The ocean plays a central role in setting the rate of global surface warming because of its enormous heat capacity relative to the atmosphere. In particular, the rate at which heat is transferred from the surface to deeper ocean has been shown to be an important source of spread in simulations of 21st century climate change (Boé et al., 2009). The main aim of this project is to investigate the role of the upper ocean in constraining the amount of heat that can be absorbed by the global ocean, thereby influencing Earth climate sensitivity.
In this project, we will investigate (i) upper ocean processes that set the rate at which heat is sequestered in the deeper ocean (the ocean heat uptake efficiency); (ii) how the representation of upper ocean processes and properties relates to the spread in ocean heat uptake efficiency in the current generation of climate models; (iii) the potential to better constrain future ocean heat uptake by combining climate model simulations with historical in-situ observations of the upper ocean; (iv) the relationship between ocean heat uptake and Earth climate sensitivity.
The rate at which heat is transferred from the surface to deeper ocean is controlled by the ocean thermocline ventilation and deep convection. The first task of the PhD project will be to probe models of ocean and climate to relate global ocean heat uptake efficiency to mixed-layer depth and thermocline stratification. This analysis will draw upon simple conceptual models of ocean and climate that have investigated ocean thermocline ventilation since the early days of oceanography, as well as upon state-of-the-art coupled climate models. In particular, we will explore the inter-model spread of climate models to seek underlying relationship between their representation of the upper ocean (mixed-layer depth, stratification) and ocean heat uptake efficiency. Particular attention will be given to the Southern Ocean, which is a known key region for the ventilation of the global deep ocean. Sensitivity analysis will be conducted by running targeted NEMO runs, or by using existing runs to better understand the mechanisms explored from climate models and related them to future changes.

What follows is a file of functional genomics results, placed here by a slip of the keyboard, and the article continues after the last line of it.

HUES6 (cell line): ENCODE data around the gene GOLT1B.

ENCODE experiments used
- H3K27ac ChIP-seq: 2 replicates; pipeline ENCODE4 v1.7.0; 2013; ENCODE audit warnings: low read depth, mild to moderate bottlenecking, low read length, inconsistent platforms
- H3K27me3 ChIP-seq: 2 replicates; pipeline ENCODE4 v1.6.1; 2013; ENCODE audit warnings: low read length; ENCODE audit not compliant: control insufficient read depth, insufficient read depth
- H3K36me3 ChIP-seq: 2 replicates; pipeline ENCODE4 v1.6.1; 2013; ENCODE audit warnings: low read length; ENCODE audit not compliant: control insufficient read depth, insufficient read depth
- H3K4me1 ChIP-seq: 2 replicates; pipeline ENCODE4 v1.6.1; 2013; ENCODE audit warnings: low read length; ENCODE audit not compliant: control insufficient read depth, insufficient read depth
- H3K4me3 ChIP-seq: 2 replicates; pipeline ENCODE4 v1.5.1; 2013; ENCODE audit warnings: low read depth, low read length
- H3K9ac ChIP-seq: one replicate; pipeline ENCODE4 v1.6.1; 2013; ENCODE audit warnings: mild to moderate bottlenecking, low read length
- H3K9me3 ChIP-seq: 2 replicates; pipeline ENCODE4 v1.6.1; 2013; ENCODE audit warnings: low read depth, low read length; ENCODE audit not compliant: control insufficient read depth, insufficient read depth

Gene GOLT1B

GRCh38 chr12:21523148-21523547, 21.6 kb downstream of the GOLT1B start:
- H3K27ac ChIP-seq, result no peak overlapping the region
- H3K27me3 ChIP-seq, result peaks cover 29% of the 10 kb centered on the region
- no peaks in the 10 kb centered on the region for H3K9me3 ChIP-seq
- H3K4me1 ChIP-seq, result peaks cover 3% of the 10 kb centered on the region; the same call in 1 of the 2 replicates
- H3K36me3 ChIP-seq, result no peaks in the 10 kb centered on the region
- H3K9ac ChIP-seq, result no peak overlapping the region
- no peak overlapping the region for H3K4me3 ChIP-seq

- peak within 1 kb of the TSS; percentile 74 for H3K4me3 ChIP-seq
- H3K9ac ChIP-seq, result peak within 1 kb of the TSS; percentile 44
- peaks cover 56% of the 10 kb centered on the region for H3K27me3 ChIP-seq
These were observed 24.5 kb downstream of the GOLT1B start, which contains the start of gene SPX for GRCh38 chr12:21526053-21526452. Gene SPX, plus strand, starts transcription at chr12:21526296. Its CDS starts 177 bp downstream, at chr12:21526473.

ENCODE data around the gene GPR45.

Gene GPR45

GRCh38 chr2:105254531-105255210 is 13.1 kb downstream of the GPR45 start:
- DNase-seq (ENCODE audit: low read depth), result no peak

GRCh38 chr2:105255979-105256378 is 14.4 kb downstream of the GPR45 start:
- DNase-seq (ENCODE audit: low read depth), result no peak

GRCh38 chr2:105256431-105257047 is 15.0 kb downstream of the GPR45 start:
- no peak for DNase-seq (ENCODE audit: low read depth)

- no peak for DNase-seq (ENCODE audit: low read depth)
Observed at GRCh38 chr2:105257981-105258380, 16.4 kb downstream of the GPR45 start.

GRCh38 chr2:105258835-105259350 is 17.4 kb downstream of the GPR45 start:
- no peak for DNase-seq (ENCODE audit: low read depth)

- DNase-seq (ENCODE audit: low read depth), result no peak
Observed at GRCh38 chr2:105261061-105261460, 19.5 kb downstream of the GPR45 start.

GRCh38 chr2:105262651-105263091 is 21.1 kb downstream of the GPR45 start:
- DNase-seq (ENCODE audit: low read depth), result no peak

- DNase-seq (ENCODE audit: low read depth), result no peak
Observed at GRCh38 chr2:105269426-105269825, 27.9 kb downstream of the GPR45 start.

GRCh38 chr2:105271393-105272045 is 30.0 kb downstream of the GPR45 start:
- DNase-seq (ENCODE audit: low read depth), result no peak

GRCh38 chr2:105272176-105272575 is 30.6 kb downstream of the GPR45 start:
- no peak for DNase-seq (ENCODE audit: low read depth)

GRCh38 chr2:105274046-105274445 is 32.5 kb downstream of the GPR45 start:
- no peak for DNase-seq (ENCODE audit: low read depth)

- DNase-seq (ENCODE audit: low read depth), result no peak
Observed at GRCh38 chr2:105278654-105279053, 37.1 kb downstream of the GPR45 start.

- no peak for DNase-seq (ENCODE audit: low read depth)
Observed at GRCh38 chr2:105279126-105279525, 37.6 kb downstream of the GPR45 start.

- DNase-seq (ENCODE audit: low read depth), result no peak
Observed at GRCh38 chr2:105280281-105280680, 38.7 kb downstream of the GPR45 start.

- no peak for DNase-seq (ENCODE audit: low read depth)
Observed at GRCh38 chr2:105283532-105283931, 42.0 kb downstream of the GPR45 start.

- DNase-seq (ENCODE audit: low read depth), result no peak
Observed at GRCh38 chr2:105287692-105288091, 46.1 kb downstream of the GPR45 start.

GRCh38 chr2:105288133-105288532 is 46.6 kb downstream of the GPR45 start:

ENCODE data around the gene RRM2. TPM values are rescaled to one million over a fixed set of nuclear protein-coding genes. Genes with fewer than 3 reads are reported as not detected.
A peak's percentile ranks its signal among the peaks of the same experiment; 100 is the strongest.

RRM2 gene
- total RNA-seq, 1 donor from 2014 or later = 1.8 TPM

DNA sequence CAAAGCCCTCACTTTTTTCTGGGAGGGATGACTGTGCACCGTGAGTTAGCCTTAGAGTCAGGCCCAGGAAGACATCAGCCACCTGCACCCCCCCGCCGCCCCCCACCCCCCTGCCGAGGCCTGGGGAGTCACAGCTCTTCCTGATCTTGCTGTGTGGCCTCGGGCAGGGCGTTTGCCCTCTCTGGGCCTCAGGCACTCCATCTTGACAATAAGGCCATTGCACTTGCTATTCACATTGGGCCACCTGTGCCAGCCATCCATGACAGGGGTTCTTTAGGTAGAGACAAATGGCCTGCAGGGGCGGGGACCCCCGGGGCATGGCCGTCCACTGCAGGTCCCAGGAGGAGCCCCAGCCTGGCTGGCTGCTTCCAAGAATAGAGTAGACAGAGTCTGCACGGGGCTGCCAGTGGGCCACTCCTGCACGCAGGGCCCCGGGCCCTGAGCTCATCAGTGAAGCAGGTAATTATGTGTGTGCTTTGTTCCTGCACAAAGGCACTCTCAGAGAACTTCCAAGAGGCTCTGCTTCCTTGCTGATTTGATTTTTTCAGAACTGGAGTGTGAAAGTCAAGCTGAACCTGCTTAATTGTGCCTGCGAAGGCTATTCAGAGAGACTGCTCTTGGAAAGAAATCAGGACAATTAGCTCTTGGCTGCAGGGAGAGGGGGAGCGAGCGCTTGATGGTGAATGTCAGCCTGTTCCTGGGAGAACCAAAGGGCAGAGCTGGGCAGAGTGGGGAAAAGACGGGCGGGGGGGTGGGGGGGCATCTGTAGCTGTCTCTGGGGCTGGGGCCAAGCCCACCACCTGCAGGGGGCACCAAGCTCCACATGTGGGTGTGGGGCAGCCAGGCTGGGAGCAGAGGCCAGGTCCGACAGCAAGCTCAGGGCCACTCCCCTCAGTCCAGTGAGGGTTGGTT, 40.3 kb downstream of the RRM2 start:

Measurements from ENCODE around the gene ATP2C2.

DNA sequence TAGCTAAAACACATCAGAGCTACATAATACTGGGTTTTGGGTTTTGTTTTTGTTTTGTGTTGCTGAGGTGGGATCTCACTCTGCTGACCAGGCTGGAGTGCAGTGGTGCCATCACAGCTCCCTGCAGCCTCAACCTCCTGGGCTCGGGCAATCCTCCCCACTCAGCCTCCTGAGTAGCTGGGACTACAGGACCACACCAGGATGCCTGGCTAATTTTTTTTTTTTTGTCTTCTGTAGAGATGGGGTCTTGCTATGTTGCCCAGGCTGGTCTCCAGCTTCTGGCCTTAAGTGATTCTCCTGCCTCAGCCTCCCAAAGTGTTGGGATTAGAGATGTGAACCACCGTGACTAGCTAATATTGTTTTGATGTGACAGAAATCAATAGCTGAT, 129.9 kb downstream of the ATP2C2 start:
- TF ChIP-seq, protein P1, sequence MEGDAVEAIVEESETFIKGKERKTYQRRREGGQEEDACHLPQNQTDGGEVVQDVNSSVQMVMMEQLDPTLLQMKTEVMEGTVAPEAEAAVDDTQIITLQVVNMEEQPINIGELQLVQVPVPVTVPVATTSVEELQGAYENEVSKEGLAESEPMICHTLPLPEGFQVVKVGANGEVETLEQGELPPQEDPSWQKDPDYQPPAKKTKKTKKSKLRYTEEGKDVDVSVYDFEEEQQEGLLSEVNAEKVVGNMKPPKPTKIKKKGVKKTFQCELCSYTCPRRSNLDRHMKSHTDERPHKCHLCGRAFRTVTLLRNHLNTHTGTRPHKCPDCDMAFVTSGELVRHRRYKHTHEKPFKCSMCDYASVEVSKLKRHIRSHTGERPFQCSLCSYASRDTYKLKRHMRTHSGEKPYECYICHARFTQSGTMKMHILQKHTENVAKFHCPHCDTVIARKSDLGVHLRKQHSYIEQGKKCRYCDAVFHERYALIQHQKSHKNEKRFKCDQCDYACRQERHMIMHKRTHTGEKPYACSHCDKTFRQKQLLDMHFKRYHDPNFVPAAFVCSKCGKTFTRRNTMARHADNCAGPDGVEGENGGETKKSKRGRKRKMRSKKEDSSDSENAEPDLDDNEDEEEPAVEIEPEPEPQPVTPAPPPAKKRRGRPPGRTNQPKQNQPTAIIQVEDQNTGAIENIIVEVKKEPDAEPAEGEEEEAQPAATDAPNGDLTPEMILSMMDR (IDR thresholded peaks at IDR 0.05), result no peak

Building on the analysis of climate models and a recent synthesis of the observed changes in upper-ocean structure (Sallée et al. 2021), we will look for observation-based constraints on ocean heat uptake efficiency. Changes with time of the ocean heat uptake efficiency, following ocean and climate warming, will be considered.
Finally, the link between the project and earth climate sensitivity will be dependent on the advancement of the other steps. It will either be approached as a discussion point of the thesis, or more formally by dwelling into Equilibrium Climate Sensitivity and Transient Climate Sensitivity analysis to be link with representation of upper ocean and global ocean heat content.
Beyond their role for heat uptake, mixed-layer depth and stratification are crucial ingredients shaping marine ecosystems, oceanic carbon uptake and oxygenation (Kwiatkowski et al., 2020). These are key themes studied at LOCEAN and within the PROTEO team, so that the student will have opportunities for broader interactions and collaborations.
- Boé, et al (2009), Deep ocean heat uptake as a major source of spread in transient climate change simulations, Geophys. Res. Lett., 36, L22701, doi:10.1029/2009GL040845.
- Li et al., 2019, Comparing Ocean Surface Boundary Vertical Mixing Schemes Including Langmuir Turbulence. J. Adv. Model. Earth Syst. 11, 3545–3592.
- Kwiatkowski et al., 2020, Twenty-first century ocean warming, acidification, deoxygenation, and upper-ocean nutrient and primary production decline from CMIP6 model projections. Biogeosciences 17, 3439–3470. doi:10.5194/bg-17-3439-2020.
- Sallée et al., 2021, Summertime increases in upper ocean stratification and mixed layer depth, Nature, accepted.
Further details can be obtained by contacting Jean-Baptiste Sallée (email@example.com)
|Skills / Experience||Very good competence of analysis of large ocean observation databases or numerical models, and experience of conducting innovative studies based on those to develop understanding of ocean dynamics. Excellent understanding of ocean and climate dynamics|
|Qualifications||Master in oceanography, meteorology, climate dynamics, applied mathematics, or a relevant scientific discipline; or equivalent degree|
|Numerical ability||Ability to apply advanced numerical and statistical methods to analysis of model output or observations.|
|Computer / IT skills||Experience of running scientific code (e.g. Matlab, python, Fortran) and skills in advanced computing techniques.|
|Managerial ability||Ability to manage project workflow.|
|Communication skills||Fluent in written and spoken English language. Ability to present research effectively in written and oral form. (No criteria in ability to speak in French)|
|Decision Making||Ability to make sensible decisions under guidance from the team|
|Interpersonal skills||Able to work as part of a team within LOCEAN-IPSL and to engage with external collaborators. Flexible and adaptable|